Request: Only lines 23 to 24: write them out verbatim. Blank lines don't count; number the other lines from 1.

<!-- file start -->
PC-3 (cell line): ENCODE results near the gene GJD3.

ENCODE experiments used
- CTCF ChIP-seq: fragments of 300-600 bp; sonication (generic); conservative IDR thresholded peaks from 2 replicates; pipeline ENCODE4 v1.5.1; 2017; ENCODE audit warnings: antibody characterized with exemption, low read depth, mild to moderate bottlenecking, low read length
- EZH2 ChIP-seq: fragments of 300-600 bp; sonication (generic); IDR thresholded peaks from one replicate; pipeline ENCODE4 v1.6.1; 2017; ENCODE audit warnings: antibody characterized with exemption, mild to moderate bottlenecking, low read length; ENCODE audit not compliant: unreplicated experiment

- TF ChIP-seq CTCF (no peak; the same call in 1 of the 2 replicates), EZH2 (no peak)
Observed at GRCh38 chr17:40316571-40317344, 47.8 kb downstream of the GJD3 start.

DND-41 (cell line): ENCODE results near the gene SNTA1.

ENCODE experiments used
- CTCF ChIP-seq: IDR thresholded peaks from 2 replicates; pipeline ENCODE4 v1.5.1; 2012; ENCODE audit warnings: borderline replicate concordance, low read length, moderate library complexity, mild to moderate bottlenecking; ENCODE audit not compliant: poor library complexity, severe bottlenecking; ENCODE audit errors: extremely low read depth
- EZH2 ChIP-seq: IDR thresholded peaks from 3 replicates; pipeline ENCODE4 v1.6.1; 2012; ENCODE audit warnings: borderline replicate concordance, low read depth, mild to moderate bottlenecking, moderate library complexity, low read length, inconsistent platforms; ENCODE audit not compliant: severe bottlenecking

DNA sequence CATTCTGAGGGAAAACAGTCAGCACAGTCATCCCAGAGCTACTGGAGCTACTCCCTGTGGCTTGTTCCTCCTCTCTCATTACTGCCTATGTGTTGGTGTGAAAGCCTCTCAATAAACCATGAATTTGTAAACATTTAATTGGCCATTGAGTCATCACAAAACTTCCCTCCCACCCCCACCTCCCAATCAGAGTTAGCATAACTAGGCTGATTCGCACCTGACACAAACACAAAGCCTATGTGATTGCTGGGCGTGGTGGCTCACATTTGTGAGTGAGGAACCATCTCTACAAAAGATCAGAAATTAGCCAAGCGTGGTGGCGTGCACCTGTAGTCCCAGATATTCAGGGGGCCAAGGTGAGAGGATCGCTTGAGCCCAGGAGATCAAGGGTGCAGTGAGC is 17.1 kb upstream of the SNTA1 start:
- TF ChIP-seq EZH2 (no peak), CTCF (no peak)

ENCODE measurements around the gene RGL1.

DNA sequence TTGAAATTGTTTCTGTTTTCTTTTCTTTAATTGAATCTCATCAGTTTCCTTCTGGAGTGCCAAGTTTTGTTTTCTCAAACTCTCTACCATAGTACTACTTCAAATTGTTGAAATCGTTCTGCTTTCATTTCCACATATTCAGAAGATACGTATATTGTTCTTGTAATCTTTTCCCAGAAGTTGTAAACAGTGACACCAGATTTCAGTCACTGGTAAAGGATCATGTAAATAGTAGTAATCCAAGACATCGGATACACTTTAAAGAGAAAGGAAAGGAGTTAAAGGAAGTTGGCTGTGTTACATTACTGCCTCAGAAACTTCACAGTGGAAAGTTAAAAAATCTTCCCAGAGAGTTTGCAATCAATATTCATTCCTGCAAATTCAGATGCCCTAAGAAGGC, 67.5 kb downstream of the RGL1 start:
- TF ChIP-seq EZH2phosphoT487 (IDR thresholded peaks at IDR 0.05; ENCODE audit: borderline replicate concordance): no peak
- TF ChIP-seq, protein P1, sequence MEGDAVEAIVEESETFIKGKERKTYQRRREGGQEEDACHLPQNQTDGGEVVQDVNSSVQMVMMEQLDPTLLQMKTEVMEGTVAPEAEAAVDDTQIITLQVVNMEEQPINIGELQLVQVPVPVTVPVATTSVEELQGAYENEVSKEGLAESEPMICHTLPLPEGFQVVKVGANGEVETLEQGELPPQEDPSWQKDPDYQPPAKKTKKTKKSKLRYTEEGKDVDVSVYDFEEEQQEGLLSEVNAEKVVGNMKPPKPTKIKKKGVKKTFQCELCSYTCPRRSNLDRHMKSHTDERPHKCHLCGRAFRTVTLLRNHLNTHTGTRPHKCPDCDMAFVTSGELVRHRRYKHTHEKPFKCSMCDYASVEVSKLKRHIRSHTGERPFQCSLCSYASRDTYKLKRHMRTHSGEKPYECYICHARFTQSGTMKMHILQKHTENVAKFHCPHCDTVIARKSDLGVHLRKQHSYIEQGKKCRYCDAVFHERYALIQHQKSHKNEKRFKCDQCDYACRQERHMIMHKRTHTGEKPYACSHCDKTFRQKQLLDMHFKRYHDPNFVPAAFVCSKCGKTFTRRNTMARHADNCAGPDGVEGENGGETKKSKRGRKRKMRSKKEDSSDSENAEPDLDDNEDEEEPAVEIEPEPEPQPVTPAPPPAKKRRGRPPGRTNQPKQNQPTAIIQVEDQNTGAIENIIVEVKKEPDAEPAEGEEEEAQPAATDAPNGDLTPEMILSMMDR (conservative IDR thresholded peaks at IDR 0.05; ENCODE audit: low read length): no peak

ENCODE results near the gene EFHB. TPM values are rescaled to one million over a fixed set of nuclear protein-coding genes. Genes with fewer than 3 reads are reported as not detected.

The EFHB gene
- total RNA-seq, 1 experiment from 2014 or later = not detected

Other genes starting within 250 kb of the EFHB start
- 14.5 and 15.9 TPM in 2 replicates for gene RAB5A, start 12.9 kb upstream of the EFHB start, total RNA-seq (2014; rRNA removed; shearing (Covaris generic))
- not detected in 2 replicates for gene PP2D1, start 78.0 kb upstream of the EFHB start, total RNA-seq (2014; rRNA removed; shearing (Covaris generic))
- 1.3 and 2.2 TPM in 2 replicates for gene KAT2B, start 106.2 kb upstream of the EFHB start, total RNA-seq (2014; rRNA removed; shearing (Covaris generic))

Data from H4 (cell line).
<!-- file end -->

- 1.3 and 2.2 TPM in 2 replicates for gene KAT2B, start 106.2 kb upstream of the EFHB start, total RNA-seq (2014; rRNA removed; shearing (Covaris generic))

Data from H4 (cell line).